The rev-counter needle to monitor the speed

This year marks the 60th anniversary of the M1 and to celebrate it we recreated Jack Sears’ amazing drive in the modern version of the AC Cobra Coupe. On 11 June 1964, Jack Sears drove the AC Cobra Coupé on the M1 motorway. He was the team-mate to Jim Clark and he gained fame after becoming the first British Saloon Car champion.

He began early in the morning by accelerating smoothly through the gears. His purpose was to find the vehicle’s top speed. You may wonder why we can tell it’s not because he wanted to have fun, it was something more important. He just wanted to make sure that the vehicle is stable and ready to compete at Le Mans. The race was due in nine days. In the UK, there is no track where you can simulate the Mulsanne Straight, and even if you are driving at MIRA, you can’t exceed 165mph.

He was very relaxed, sitting back, relaxed grip on the steering wheel, and it passed that point easily. There was no speedometer in the vehicle, so he had to look to the rev-counter needle to monitor the speed and when it reached 6500rpm, it didn’t move further. He got the information he needed, so he returned to base. His team took out their slide rules and found that the car reached 184mph. Jack was going home to have breakfast, for him it was a normal event, no hard work, no drama, just a little exercise to get needed information before the big race.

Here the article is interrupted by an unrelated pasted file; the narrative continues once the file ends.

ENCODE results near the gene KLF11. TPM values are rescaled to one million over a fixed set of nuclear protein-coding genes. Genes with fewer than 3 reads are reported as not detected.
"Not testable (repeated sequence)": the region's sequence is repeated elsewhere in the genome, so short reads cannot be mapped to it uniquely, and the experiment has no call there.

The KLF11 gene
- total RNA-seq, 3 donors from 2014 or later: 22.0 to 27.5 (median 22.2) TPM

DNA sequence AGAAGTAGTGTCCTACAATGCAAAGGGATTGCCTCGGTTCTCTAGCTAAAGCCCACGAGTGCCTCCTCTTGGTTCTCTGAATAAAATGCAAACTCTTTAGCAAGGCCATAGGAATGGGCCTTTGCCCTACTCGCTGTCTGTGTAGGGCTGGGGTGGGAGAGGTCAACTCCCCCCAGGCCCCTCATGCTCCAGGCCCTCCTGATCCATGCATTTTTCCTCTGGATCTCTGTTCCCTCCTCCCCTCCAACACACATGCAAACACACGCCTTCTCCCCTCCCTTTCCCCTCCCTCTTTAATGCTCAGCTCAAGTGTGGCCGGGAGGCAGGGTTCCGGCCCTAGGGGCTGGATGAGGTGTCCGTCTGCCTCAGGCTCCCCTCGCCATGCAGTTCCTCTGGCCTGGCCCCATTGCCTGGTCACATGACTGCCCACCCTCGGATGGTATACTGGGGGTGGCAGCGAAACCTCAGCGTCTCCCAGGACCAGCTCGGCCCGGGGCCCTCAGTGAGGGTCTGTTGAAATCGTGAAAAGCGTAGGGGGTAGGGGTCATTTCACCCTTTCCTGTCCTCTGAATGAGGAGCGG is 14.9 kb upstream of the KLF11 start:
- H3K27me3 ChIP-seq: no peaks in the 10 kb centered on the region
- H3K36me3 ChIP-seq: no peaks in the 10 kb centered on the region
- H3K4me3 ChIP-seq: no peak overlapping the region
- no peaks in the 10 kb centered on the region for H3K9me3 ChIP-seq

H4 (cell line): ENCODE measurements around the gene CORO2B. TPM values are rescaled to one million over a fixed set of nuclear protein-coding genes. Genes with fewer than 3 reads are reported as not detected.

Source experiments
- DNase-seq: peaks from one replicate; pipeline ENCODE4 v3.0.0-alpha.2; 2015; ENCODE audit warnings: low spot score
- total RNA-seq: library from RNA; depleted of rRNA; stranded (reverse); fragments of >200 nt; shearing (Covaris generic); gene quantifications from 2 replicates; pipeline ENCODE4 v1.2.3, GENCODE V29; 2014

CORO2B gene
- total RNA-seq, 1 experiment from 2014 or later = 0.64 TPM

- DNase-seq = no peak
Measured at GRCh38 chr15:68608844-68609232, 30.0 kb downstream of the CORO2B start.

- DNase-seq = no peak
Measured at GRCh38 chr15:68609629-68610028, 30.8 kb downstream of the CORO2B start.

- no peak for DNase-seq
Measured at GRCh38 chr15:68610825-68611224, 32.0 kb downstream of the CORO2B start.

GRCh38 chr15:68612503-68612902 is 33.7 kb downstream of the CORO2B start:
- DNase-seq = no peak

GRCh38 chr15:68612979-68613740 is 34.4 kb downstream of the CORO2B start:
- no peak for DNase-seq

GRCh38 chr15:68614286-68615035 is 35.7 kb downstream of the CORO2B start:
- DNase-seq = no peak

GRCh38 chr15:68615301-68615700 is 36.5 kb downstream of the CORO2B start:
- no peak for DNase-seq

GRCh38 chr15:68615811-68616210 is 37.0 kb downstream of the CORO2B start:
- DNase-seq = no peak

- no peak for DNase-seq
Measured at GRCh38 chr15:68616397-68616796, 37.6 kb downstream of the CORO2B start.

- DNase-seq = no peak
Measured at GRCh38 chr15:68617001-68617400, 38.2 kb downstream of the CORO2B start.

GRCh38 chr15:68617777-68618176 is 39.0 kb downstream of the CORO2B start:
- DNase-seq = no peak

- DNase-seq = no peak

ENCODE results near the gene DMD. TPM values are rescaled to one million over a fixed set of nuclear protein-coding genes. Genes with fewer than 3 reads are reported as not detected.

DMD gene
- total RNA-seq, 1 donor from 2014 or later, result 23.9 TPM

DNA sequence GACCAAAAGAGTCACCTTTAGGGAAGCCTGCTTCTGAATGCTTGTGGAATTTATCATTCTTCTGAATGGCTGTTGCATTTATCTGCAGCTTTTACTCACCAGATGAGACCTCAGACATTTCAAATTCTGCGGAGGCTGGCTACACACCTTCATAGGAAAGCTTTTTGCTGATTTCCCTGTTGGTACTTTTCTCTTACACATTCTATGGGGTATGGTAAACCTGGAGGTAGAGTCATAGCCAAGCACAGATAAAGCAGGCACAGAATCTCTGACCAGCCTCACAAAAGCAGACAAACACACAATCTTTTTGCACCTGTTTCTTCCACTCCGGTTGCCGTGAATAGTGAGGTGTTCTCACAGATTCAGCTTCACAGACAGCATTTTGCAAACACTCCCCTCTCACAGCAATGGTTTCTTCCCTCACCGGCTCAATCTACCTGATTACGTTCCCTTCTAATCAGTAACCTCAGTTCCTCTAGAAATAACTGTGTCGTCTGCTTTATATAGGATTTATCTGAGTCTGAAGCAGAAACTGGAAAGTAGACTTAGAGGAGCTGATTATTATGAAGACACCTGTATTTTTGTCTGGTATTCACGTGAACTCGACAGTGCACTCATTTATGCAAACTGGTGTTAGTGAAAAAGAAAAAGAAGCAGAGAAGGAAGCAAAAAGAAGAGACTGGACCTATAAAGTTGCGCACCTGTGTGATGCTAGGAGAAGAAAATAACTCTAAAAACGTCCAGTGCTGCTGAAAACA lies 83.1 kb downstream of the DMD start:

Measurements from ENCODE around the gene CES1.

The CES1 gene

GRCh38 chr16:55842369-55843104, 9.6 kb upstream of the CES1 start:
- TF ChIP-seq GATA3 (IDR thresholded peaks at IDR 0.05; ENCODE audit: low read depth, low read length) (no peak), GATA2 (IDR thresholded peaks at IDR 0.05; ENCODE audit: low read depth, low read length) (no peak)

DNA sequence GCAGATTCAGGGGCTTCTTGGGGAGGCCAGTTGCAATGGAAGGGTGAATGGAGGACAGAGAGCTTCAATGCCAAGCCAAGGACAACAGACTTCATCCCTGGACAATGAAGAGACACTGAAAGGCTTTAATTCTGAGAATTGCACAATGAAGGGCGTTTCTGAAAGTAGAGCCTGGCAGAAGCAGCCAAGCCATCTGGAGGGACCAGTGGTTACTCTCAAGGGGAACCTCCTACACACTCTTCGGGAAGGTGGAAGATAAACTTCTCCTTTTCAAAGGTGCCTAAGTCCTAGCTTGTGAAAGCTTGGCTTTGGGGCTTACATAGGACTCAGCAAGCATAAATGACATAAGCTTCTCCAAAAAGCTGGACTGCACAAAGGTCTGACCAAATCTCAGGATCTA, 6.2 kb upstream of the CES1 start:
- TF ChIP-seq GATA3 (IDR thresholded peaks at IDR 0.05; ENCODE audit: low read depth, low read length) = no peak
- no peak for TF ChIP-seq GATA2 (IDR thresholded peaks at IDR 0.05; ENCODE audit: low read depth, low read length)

It was not like that at all, well it could have been if someone hadn’t gone to a bar and spoke about it. The same year, the motorway speed limit of 69mph was introduced and it was made permanent in 1967. Some people who didn’t have much knowledge started to blame Jack for this imposed limit, however, there was no evidence in favor of this and he always denied it.